This work has often been seen through the lens of media-specific criticism or limited by curatorial intent. Mason’s champions as well as his critics sometimes cast him as a follower, or as a member of a regional group.6 He was neither; he was always on his own path. The personal history of the artist—and his temperament—has more to say about Mason’s work than the critical categories applied. First, he is often cast as a member of the Otis group. Second, he was promoted as part of something misidentified: Abstract Expressionist ceramics. In contrast to previous narratives and groupings, we present the evidence of Mason’s studio activity and his solitary artistic practice. That revolutionary work is particularly appropriate today as a new group of young artists from all disciplines renews the activity in sculpture made of clay. Mason was a progenitor, over five decades ago. This exhibit tracks Mason’s development from the years 1958 to 1969, with significant examples from private collections as well as those borrowed from public holdings.

Mason came by this naturally, often working late into the night—a habit that he traced to his early years in Nevada: “…before I ever came to LA, when I was in Nevada sometimes I was awake at night and I might even on occasion go out and take a walk through the fruit orchard or down the road… And the skies are very big in the desert, you know.”8

For John Mason, there was a defined turning point in 1957. He and Peter Voulkos rented an old building near the Los Angeles area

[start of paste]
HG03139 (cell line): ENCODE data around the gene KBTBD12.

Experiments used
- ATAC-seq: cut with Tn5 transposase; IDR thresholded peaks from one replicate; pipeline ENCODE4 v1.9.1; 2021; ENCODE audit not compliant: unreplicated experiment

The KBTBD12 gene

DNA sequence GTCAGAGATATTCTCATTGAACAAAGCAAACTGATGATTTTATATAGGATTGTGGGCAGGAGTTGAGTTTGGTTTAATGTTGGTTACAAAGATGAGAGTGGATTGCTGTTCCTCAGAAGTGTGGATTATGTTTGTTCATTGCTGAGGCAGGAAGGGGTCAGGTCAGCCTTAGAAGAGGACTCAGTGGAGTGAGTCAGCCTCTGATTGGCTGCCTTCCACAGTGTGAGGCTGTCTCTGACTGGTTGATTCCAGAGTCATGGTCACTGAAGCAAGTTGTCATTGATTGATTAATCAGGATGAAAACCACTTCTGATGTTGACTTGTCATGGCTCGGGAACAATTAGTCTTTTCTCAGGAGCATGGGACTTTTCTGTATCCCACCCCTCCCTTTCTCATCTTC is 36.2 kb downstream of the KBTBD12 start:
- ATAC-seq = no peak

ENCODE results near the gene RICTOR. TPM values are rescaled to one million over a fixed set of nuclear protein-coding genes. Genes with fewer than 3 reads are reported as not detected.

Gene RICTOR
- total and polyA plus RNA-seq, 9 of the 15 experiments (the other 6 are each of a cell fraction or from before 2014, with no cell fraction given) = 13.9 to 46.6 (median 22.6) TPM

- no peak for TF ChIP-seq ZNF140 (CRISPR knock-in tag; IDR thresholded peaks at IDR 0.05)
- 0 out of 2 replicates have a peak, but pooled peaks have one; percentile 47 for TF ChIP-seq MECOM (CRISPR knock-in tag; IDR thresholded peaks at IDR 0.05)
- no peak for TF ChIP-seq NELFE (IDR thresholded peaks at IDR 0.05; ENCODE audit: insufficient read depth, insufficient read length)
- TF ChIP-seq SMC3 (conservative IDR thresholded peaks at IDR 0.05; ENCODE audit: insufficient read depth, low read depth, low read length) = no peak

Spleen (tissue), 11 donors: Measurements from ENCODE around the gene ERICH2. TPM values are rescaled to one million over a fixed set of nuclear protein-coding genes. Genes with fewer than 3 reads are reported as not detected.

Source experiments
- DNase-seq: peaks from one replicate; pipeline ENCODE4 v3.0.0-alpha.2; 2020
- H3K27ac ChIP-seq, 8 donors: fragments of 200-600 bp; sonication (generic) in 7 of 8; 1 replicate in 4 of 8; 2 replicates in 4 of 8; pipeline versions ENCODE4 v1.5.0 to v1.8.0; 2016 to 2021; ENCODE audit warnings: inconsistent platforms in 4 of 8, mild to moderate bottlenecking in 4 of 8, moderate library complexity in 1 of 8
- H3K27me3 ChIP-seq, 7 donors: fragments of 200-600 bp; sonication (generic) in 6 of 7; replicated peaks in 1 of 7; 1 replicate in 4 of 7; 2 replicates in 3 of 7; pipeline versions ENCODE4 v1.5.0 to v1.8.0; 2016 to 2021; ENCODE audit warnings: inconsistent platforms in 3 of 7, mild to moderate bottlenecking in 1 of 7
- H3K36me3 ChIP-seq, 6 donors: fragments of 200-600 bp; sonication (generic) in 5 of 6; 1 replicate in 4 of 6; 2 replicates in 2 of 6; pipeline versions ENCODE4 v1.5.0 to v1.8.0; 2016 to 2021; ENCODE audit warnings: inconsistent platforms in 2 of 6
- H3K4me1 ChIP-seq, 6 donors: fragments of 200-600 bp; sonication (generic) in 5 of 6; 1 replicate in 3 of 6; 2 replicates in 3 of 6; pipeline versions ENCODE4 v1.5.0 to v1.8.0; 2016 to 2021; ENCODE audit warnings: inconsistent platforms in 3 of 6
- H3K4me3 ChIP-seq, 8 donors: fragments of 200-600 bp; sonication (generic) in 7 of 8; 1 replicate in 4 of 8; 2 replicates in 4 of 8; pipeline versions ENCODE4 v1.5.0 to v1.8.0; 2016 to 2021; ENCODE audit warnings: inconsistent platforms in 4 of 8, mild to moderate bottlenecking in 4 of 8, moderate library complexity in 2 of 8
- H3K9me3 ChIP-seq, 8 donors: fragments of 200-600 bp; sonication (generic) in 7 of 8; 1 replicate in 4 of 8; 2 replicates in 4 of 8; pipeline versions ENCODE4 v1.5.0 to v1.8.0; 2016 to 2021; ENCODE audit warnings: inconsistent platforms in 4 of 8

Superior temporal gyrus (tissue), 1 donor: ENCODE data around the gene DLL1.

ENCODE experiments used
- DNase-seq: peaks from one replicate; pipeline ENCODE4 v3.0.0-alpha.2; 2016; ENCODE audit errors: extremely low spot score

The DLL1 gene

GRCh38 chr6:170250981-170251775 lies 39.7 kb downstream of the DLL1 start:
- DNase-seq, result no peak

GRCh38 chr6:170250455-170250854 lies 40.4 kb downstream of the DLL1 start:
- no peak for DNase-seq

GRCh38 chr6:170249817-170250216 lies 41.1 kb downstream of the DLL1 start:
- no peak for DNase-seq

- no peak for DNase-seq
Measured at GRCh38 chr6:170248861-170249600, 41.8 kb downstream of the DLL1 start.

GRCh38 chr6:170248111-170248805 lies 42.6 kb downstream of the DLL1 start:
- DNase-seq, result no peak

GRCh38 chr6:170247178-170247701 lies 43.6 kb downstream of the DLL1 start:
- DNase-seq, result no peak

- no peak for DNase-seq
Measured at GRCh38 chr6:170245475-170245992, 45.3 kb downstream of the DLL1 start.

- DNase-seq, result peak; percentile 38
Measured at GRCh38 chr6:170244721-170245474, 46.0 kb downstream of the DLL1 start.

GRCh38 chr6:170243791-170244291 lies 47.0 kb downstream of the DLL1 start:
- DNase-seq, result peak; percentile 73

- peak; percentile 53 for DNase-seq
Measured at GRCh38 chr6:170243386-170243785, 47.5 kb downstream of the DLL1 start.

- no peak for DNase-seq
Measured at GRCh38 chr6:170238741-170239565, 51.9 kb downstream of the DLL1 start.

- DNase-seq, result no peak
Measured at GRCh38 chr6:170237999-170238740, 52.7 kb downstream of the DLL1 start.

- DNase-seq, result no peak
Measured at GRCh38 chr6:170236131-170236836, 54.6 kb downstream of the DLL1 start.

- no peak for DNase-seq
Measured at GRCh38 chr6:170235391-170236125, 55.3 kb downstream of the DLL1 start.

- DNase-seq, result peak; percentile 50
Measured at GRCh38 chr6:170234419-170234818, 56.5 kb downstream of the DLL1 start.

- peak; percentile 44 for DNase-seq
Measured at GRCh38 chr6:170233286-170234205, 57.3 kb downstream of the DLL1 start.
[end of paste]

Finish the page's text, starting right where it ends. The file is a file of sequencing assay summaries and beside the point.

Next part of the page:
Later, when Voulkos had gone to Berkeley, in 1959, and Mason took over the

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Glendale Boulevard studio completely, he remembered, “…mostly it was pretty quiet and it was an excellent time for me. It suited my temperament…I did not find it, you know, at all helpful when I wanted to work to have other people around. And nights were when I did the creative work.”9 With his move to the shared Los Angeles studio on Glendale Boulevard in 1957, he began to develop methods and concepts that would sustain his work throughout his career. As a sculptor who builds with basic forms, Mason also designed each series to experiment with sheer mass and volume, or verticality, or vitality and color.

1960s made solid, mysterious geometric shapes that surprised his viewers as well as the critics. Mason’s methods of fabrication changed very rapidly during this productive period.

“Well, my experience is that I see certain things reoccur in the work unconsciously…so a lot of work has a direct correlation with the material and the use of the material or the techniques or tools. Other work seems to come from some other intellectual space.”10 At first, Mason began to make massive rough-hewn sculptures and then, in 195960, he broke into another kind of building, with a totemic verticality that seemed to be simultaneously thrusting, yet primal. He eventually built huge cross forms, at times influenced by primitive art, and by the middle

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Early work, 1958

the surface to marking. Since both Mason and Voulkos hailed from Western states (Mason spent most of his formative years in Nevada; Voulkos was from Montana), the rugged individuality of the piece seems to mirror the artist’s personality.